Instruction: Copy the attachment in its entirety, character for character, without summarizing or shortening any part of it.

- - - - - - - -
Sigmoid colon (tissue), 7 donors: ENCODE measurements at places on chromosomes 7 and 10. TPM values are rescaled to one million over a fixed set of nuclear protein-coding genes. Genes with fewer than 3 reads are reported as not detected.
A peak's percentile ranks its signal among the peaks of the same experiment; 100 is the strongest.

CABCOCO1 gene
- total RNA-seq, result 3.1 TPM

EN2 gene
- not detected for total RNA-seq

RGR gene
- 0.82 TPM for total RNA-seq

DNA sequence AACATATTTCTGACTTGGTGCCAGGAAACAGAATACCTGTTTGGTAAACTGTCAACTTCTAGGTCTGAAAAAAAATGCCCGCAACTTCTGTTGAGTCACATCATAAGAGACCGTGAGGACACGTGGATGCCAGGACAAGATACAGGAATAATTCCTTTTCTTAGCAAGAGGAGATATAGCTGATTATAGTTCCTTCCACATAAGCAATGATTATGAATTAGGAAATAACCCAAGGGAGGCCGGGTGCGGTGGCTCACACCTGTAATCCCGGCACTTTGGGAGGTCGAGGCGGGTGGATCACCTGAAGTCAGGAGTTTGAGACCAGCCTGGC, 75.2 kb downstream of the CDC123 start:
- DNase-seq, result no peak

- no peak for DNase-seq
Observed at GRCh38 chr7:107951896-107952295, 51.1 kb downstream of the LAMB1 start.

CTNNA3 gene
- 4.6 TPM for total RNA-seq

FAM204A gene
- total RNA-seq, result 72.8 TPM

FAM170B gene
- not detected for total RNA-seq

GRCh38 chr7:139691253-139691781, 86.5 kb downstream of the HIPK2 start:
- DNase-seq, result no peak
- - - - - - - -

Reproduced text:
Sigmoid colon (tissue), 7 donors: ENCODE measurements at places on chromosomes 7 and 10. TPM values are rescaled to one million over a fixed set of nuclear protein-coding genes. Genes with fewer than 3 reads are reported as not detected.
A peak's percentile ranks its signal among the peaks of the same experiment; 100 is the strongest.

CABCOCO1 gene
- total RNA-seq, result 3.1 TPM

EN2 gene
- not detected for total RNA-seq

RGR gene
- 0.82 TPM for total RNA-seq

DNA sequence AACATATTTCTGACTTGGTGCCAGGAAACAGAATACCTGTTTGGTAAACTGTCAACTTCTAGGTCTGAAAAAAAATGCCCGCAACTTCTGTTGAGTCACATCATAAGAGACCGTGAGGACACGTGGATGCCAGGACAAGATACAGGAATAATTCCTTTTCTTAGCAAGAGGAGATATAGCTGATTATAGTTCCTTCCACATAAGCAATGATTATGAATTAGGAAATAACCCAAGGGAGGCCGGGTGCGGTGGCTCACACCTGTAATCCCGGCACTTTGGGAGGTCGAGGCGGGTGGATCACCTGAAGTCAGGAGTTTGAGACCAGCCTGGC, 75.2 kb downstream of the CDC123 start:
- DNase-seq, result no peak

- no peak for DNase-seq
Observed at GRCh38 chr7:107951896-107952295, 51.1 kb downstream of the LAMB1 start.

CTNNA3 gene
- 4.6 TPM for total RNA-seq

FAM204A gene
- total RNA-seq, result 72.8 TPM

FAM170B gene
- not detected for total RNA-seq

GRCh38 chr7:139691253-139691781, 86.5 kb downstream of the HIPK2 start:
- DNase-seq, result no peak